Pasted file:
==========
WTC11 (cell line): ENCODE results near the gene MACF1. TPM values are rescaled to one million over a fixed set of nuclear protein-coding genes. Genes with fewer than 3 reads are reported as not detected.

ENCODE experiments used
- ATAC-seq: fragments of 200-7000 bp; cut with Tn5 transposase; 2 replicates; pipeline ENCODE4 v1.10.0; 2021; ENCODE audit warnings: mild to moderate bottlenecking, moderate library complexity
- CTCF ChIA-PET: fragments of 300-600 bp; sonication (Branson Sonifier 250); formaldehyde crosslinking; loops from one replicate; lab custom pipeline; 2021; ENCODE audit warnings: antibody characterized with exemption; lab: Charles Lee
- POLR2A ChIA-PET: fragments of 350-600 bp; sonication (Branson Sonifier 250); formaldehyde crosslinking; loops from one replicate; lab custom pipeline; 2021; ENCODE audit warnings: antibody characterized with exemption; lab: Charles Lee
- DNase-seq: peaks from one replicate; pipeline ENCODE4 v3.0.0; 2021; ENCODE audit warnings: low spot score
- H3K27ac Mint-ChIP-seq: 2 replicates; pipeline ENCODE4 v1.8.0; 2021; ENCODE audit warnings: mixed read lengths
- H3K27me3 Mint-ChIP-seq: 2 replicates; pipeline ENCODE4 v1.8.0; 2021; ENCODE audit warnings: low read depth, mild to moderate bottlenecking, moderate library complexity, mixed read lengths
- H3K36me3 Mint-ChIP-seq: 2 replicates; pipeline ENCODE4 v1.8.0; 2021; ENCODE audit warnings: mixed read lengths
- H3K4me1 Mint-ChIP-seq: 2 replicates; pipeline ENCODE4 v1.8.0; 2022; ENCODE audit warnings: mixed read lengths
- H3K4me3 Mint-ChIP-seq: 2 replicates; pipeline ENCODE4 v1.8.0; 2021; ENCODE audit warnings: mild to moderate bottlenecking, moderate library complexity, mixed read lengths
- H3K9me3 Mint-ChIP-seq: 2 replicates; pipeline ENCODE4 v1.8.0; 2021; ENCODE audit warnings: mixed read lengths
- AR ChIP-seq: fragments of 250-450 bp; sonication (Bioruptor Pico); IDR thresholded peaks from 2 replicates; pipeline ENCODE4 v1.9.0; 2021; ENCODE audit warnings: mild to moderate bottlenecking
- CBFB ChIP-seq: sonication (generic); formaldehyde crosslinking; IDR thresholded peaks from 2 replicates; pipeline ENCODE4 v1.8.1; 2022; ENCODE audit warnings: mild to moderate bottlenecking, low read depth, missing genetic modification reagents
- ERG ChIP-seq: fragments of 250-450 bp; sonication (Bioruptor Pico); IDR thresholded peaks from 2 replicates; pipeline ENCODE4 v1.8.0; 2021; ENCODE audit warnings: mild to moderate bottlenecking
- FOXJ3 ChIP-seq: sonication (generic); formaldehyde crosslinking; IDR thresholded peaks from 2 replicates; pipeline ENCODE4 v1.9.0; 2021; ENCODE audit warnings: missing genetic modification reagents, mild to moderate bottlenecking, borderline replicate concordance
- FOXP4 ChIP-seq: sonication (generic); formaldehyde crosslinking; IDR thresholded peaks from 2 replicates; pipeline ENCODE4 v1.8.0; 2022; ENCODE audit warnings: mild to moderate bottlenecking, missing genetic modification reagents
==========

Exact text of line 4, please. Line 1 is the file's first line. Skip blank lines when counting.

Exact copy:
- CTCF ChIA-PET: fragments of 300-600 bp; sonication (Branson Sonifier 250); formaldehyde crosslinking; loops from one replicate; lab custom pipeline; 2021; ENCODE audit warnings: antibody characterized with exemption; lab: Charles Lee